This is all so preliminary, but can a “1.7 % improvement” really be called significant? I’m no expert on this subject or when it comes to statistics, but this doesn’t seem big enough to me to justify its use. We need to see what similar studies say on this matter.

I managed to find a study about taurine supplementation in cyclists done by the University of Guelph, Ontario, Canada, which found that:

This study examined whether acute taurine (T) ingestion before prolonged cycling would improve time-trial (TT) performance and alter whole-body fuel utilization compared with a control (CON) trial and a placebo (PL) trial in which participants were told they received taurine but did not. Eleven endurance-trained male cyclists (27.2 ± 1.5 yr, 74.3 ± 2.3 kg, 59.9 ± 2.3 ml · kg⁻¹ · min⁻¹; M ± SEM) completed 3 trials in a randomized, crossover, blinded design in which they consumed a noncaloric sweetened beverage with either 1.66 g of T or nothing added (CON, PL) 1 hr before exercise. Participants then cycled at 66.5% ± 1.9% VO(2max) for 90 min followed immediately by a TT (doing 5 kJ of work/kg body mass as fast as possible). Data on fluid administration, expired gas, heart rate, and ratings of perceived exertion were collected at 15-min intervals during the 90-min cycling ride, but there were no differences recorded between trials. There was no difference in TT performance between any of the 3 trials (1,500 ± 87 s). Average carbohydrate (T 2.73 ± 0.21, CON 2.88 ± 0.19, PL 2.89 ± 0.20 g/min) and fat (T 0.45 ± 0.05, CON 0.39 ± 0.04, PL 0.39 ± 0.05 g/min) oxidation rates were unaffected by T supplementation. T ingestion resulted in a 16% increase (5 g, ~84 kJ; p < .05) in total fat oxidation over the 90-min exercise period compared with CON and PL. The acute ingestion of 1.66 g of T before exercise did not enhance TT performance but did result in a small but significant increase in fat oxidation during submaximal cycling in endurance-trained cyclists.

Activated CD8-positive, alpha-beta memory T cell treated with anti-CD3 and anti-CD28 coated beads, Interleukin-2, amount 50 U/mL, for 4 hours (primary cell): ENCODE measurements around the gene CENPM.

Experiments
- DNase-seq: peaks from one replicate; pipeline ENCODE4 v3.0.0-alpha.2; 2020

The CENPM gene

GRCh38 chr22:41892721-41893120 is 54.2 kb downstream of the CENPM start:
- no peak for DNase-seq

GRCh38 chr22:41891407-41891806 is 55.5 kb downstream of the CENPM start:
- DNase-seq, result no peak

Taurine supplementation did not improve performance but did improve fat oxidation by a small amount. I realize the first study was done on runners and the second study on cyclists, but the exercises are both cardio and similar enough for comparison purposes.

So it looks like it is the caffeine and sugars that are exclusively responsible for Red Bull’s effects. The jury is still out on the taurine(B vitamins are also in Red Bull, but that is beyond the scope of this post).

Optimal fuel for endurance runnning